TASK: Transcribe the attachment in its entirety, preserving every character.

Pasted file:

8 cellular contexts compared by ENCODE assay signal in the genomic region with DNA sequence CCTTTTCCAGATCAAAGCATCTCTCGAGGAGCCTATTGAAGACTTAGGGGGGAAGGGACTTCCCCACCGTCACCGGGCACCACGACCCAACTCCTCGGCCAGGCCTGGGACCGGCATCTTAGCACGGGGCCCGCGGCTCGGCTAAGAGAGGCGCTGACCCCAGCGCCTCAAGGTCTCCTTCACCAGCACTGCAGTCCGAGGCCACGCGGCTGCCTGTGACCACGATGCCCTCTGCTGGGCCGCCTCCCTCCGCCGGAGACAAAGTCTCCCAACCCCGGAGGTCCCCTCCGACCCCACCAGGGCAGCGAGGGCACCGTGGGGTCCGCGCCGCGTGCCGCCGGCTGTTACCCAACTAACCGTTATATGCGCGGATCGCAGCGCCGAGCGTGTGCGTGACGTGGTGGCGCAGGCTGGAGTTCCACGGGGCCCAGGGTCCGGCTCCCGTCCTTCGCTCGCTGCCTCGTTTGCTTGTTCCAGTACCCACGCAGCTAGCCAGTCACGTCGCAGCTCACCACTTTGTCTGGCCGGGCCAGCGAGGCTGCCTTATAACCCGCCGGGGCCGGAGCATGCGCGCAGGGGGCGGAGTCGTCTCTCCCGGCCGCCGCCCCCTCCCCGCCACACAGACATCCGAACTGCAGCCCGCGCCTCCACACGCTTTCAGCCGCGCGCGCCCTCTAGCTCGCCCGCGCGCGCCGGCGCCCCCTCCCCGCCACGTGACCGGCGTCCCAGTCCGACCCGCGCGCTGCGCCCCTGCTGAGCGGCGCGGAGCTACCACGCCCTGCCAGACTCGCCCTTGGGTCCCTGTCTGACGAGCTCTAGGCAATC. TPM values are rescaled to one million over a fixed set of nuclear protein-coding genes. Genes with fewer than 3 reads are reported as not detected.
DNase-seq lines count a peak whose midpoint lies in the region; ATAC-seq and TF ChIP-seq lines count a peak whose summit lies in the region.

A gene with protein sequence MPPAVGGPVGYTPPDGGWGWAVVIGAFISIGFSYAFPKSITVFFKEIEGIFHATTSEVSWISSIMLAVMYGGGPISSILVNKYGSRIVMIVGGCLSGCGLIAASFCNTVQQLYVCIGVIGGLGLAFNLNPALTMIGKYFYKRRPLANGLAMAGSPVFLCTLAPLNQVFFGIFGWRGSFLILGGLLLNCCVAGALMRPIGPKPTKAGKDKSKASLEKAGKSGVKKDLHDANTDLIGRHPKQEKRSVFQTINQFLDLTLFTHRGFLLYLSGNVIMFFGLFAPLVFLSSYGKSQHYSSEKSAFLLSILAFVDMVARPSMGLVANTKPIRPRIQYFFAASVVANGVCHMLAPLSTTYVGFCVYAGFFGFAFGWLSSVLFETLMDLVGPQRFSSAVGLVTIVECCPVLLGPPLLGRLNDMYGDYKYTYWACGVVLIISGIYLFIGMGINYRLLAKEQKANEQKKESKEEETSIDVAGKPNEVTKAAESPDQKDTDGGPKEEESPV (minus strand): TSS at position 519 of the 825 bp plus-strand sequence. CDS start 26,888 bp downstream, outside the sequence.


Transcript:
8 cellular contexts compared by ENCODE assay signal in the genomic region with DNA sequence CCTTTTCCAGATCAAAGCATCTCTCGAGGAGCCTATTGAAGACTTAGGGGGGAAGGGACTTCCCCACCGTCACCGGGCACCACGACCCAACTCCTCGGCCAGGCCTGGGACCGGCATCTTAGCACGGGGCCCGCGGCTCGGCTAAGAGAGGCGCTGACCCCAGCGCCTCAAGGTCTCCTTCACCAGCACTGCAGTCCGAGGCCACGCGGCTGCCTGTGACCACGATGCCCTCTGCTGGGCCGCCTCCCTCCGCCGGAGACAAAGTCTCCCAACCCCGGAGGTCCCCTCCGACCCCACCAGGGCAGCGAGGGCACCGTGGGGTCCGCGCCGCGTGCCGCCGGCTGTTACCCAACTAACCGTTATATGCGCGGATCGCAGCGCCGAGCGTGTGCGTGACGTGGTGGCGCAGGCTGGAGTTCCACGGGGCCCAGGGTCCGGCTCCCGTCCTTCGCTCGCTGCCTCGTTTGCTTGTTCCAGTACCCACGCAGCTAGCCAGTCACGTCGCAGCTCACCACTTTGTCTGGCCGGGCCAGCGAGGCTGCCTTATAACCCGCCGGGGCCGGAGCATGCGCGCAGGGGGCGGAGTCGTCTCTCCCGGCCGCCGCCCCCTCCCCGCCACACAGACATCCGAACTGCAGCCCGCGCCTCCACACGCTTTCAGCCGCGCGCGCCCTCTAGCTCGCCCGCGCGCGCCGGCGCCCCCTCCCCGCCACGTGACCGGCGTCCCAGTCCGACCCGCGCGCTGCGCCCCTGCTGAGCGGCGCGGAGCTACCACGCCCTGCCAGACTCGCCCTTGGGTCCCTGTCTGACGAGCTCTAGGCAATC. TPM values are rescaled to one million over a fixed set of nuclear protein-coding genes. Genes with fewer than 3 reads are reported as not detected.
DNase-seq lines count a peak whose midpoint lies in the region; ATAC-seq and TF ChIP-seq lines count a peak whose summit lies in the region.

A gene with protein sequence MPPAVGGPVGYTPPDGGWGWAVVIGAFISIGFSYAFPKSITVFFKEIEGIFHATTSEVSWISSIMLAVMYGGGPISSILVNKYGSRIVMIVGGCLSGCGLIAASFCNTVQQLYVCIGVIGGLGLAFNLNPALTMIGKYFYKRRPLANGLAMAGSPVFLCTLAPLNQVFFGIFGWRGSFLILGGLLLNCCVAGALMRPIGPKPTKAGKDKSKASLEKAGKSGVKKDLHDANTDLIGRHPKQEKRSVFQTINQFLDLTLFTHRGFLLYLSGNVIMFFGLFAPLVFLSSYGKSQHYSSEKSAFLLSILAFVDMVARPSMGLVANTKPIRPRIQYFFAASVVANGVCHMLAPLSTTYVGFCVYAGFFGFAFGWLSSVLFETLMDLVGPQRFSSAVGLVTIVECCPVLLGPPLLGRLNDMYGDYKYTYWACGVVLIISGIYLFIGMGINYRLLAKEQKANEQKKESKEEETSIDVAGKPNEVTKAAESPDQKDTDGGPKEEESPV (minus strand): TSS at position 519 of the 825 bp plus-strand sequence. CDS start 26,888 bp downstream, outside the sequence.